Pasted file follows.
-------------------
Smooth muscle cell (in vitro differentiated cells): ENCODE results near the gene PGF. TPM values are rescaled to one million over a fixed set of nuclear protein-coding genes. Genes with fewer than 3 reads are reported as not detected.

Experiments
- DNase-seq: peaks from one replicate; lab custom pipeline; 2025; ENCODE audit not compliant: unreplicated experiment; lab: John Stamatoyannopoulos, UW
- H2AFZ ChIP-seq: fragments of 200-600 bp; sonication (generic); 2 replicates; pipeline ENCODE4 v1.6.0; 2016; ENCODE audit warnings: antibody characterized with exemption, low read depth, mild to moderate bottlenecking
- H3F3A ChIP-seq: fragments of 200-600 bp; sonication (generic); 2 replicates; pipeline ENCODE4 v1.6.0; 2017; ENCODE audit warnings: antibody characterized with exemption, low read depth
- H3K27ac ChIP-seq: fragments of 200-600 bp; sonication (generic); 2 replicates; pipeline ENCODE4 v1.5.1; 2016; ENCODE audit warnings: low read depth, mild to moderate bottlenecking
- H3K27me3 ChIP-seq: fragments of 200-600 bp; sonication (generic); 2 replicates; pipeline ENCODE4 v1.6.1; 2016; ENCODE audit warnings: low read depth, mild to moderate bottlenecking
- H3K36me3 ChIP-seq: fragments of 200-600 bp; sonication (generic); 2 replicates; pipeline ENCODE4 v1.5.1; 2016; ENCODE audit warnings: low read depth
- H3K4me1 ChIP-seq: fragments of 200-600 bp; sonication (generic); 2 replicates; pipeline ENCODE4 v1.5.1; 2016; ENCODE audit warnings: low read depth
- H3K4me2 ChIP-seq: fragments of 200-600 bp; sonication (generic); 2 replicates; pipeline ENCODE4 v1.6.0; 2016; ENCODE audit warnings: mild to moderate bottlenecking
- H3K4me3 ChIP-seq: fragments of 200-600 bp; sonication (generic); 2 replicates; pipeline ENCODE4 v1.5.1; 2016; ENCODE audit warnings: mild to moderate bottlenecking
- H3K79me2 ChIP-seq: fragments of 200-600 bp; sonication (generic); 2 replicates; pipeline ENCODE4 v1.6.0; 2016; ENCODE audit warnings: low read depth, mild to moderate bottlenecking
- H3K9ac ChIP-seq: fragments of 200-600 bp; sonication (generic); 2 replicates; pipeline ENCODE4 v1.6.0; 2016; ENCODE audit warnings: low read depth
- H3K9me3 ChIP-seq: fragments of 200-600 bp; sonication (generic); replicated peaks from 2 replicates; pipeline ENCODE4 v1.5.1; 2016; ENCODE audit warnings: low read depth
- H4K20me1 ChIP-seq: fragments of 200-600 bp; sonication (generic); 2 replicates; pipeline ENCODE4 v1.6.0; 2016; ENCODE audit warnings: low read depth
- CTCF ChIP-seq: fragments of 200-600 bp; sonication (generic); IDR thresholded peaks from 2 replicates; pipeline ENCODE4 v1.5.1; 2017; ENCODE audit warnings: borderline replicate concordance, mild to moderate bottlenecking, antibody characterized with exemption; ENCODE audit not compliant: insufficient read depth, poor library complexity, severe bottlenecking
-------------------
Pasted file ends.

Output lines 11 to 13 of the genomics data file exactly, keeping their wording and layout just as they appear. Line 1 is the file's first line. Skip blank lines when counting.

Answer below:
- H3K4me3 ChIP-seq: fragments of 200-600 bp; sonication (generic); 2 replicates; pipeline ENCODE4 v1.5.1; 2016; ENCODE audit warnings: mild to moderate bottlenecking
- H3K79me2 ChIP-seq: fragments of 200-600 bp; sonication (generic); 2 replicates; pipeline ENCODE4 v1.6.0; 2016; ENCODE audit warnings: low read depth, mild to moderate bottlenecking
- H3K9ac ChIP-seq: fragments of 200-600 bp; sonication (generic); 2 replicates; pipeline ENCODE4 v1.6.0; 2016; ENCODE audit warnings: low read depth